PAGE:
I like to believe extraterrestrials have a sense of humor. Or at least I hope they do. The fate of the world may depend upon it.
Our relatively uninhabited backwater solar system likely merits only a solitary surveyor from whatever galactic mapmaker adjudicates these matters. Therefore, the first extraplanetary emissary to Earth is probably some hapless cartographer who thought our planet a quiet place to stretch her tentacles before the ride home.
It’s plausible the alien’s home world is covered in beautiful lakes. So out of a sense of nostalgia it’s eminently possible she chooses to set her ship down next to one of our great ones. It’s therefore conceivable that beneath a cool fall sunset, a UFO quietly descends on Montrose Dog Beach in Chicago and my dogs and I are the first earthlings to meet Shirley. (I’m unable to pronounce her xenolanguage title, but I know a Shirley when I see one.)
Shirley is equally shocked to see us, but she dutifully hooks up her pancosmic-language-translator in order to follow standard alien protocol. Shirley opens one of her frothy mouths and I momentarily consider running before the translator pipes out, “Take me to your leader, please.” Courtesy, it seems, is universal.
A reasonable person would direct Shirley to The White House or The United Nations. I have been called many names – most of them unprintable – but I have never been called reasonable.
Because a reasonable man doesn’t have a long standing wager with himself about his ability to con non-human intelligent lifeforms. A reasonable man doesn’t say, “If I gave an alien visitor a guided tour of a dog show I bet I could convince them that dogs rule the Earth.” But again, I’m not a reasonable man. So, yes, I’m willing to gamble the fate of the planet on this insane bet.
“I must consult with my overlords,” I inform Shirley, kneeling before Eko and Penny. I pantomime and ham it up with the dogs, playing the part of an obsequious servant. After much head nodding I solemnly relate to Shirley that my masters agree to escort her to the planet’s ruling counsel. We hop in Shirley’s ship and I give her coordinates to land just outside of Philadelphia – at the Expo Center in Oaks, Pennsylvania. Why? Because that’s where the National Dog Show takes place.
Passing pedestrians notice nothing more than a brief gust of wind as Shirley’s cloaked ride settles in the parking lot.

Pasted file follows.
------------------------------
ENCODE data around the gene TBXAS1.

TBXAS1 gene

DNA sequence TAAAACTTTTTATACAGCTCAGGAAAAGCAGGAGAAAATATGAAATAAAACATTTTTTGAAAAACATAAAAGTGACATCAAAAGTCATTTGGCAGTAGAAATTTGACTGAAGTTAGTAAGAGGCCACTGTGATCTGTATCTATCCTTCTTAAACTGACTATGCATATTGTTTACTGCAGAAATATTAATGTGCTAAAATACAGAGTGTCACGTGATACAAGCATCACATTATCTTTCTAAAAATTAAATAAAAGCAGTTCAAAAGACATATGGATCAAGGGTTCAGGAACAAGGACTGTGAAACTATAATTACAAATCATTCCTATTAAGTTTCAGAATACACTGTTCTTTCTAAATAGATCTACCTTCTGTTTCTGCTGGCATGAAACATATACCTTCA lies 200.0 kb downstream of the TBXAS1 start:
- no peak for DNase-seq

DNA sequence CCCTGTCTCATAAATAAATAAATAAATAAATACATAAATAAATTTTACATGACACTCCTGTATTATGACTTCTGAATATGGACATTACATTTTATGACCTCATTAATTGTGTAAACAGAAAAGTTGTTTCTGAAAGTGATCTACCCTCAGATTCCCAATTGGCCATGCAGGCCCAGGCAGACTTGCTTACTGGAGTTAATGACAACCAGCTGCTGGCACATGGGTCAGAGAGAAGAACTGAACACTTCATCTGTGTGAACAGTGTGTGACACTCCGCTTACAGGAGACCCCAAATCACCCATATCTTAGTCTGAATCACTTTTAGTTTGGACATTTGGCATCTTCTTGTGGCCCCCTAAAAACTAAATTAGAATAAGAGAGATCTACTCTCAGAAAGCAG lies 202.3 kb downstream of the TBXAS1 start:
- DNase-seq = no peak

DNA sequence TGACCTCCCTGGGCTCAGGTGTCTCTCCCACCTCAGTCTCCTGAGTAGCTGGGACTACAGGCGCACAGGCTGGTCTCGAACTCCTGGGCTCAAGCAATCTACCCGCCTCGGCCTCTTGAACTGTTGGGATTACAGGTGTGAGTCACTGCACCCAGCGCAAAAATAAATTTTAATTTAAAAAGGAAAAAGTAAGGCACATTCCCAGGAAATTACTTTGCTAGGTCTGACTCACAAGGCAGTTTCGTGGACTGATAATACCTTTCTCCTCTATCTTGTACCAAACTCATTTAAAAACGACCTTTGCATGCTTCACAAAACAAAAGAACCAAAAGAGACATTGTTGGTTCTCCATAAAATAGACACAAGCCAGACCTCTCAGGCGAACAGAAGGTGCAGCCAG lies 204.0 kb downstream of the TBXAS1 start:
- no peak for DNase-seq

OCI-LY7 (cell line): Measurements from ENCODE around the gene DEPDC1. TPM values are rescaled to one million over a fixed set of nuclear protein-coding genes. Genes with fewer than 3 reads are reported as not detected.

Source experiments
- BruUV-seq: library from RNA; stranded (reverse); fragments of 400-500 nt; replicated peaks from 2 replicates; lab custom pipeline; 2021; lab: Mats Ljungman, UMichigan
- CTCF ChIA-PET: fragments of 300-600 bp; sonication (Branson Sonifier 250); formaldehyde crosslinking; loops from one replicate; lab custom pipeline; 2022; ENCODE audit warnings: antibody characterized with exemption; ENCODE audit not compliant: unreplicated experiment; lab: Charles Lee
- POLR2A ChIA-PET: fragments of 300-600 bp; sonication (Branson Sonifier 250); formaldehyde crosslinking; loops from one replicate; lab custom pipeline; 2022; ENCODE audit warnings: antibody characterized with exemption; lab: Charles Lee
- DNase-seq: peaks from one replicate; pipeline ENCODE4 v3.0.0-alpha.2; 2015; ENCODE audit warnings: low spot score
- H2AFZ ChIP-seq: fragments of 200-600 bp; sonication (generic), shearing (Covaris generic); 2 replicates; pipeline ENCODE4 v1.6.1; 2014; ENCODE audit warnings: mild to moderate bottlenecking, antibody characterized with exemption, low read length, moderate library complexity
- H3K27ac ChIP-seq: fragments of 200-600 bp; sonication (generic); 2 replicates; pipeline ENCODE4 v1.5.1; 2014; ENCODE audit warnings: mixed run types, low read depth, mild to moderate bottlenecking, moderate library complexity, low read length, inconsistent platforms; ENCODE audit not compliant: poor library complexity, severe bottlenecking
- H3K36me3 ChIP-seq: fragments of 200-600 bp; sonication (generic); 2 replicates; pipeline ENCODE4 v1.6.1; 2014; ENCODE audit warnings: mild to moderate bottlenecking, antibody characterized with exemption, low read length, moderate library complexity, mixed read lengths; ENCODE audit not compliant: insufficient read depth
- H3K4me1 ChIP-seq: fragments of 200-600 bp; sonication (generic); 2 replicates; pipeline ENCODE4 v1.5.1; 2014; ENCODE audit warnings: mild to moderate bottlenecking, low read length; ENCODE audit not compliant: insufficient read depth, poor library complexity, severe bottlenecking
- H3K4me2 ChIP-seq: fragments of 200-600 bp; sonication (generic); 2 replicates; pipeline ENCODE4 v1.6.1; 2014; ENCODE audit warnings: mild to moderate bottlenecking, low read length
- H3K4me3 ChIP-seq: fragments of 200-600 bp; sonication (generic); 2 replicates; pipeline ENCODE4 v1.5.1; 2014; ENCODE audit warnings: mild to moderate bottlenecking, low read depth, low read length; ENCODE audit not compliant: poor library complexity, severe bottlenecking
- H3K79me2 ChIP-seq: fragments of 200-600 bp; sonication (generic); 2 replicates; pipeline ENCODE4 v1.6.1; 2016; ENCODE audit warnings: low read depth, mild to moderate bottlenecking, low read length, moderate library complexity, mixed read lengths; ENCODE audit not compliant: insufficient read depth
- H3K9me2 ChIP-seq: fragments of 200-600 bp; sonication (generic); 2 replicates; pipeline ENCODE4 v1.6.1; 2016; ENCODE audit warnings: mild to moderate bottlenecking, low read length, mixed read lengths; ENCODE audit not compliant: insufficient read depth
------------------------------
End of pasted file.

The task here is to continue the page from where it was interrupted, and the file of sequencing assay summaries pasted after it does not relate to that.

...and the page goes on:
“Two things.” I say to Shirley. “One, I left my wallet at home so you’re on the hook for parking, snacks and petty cash.” (Even if I have my wallet I know Shirley can just expense this stuff anyway, so I’m running up the intergalactic tab) “Two, our rulers are electing the Supreme Leader this evening. Hang tight and I will introduce you after the final ceremony. Do not address any of our lords directly. Dogs will not debase themselves with speech, they only use human servants to voice their will. Stay invisible and whisper any questions you have directly to me.”
“Why am I the one who has to pay for parking?”
“Damnit, Shirley, I meant any important questions. Let’s go.” To avoid any further inquiries I leash up the pups and head down the ramp. Shirley activates a field which makes her invisible to everyone but me and follows us towards the Expo Center.
“Why do dogs insist you attach yourself to them with these leashes?” Shirley inquires as we approach the entrance.
“Dogs are liable for the behavior of their (often ill-mannered) humans, so a leash keeps us close by. It’s also a safety measure to keep us from getting into trouble with other humans.”
“A simple but elegant solution,” Shirley agrees. “They have you so well trained that you even bow down and…..wait, are you picking up their poop!? With your hands!?”
“Keep your voice down, ET! And yes, this is part of the deal.” I toss the bags into the garbage as Shirley shakes her heads at my lowly servitude. She shakes her heads again at the gate when I give her the universal hand signal for “pay up” and buy myself a ticket.